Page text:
Partnering of USAID and Morrocan Government

Despite the vast improvement in literacy rates, there is still work to be done in the educational sector in the country. Drop-out rates are still high, with only 53 percent of students moving on from middle to high school and less than 15 percent of first-grade students likely to graduate from high school.

The United States Agency for International Development (USAID) has partnered with the Moroccan government to improve education on a number of levels including reading, hiring more teachers and administrators and distributing reading materials.

The results of the partnership have been successful, to say the least. More than 12,000 students have been helped by the new reading method, over 340 teachers have been instructed on new reading material, an educational program to help deaf students through sign language is now offered by 10 schools across Morocco.

In 2017, a nationwide program was established to implement a phonics-based educational reading method in grades 1 and 2 in order to further develop youth education in Morocco.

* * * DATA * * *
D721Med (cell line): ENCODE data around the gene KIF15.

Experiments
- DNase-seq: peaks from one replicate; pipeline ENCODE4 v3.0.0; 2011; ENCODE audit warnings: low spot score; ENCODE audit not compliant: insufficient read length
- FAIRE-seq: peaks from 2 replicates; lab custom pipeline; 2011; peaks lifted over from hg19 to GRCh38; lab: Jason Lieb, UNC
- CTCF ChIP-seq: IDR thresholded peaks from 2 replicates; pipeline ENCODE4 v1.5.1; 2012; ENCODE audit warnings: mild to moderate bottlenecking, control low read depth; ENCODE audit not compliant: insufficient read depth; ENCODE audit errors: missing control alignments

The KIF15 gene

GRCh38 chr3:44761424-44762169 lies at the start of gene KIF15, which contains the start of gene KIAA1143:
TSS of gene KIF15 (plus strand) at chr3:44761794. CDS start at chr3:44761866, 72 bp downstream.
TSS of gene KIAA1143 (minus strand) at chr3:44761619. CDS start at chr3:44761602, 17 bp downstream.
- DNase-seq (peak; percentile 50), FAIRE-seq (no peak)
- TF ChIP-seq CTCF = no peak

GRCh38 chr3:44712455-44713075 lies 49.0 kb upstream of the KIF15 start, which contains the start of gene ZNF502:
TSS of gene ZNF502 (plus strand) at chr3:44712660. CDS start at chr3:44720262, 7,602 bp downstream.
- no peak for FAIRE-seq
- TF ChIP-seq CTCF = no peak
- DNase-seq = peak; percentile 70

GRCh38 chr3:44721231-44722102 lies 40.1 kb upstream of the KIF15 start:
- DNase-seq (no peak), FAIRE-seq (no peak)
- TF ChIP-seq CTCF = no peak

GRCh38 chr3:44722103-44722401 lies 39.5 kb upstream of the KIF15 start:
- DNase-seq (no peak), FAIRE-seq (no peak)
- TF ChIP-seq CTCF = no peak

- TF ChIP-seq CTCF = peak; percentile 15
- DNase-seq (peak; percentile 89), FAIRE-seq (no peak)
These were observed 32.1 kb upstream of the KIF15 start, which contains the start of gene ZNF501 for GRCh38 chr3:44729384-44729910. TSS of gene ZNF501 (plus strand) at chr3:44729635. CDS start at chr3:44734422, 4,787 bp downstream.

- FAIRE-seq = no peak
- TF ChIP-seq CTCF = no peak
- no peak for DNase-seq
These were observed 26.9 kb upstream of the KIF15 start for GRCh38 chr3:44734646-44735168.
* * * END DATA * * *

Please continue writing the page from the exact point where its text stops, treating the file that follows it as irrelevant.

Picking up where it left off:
Through the collaboration of the government and different nongovernmental organizations, tens of thousands of new teachers were trained every year and primary education rates rose from 53.4 percent to 98.2 percent between 2000 and 2009.

Vision 2030

Public spending on education has risen considerably in recent years. Over 21 percent of total government spending was used for education in 2014, which accounted for 5.9 percent of GDP that year. Public spending on education has risen by 5 percent per year almost every year since 2002.

The Moroccan Minister of National Education and Vocational Training unveiled a new educational project known as Vision 2030 during the presentation of national education budget projection in 2015.

The project will put emphasis on several levels of educational improvement, including mastering the Arabic language, a working knowledge of foreign languages and integrating general education with vocational training.

Youth Education in Morocco has been steadily improving thanks to government programs and nonprofits donating time and money to help the cause. The country continues to explore future ideas to continue to improve the quality of education in the country.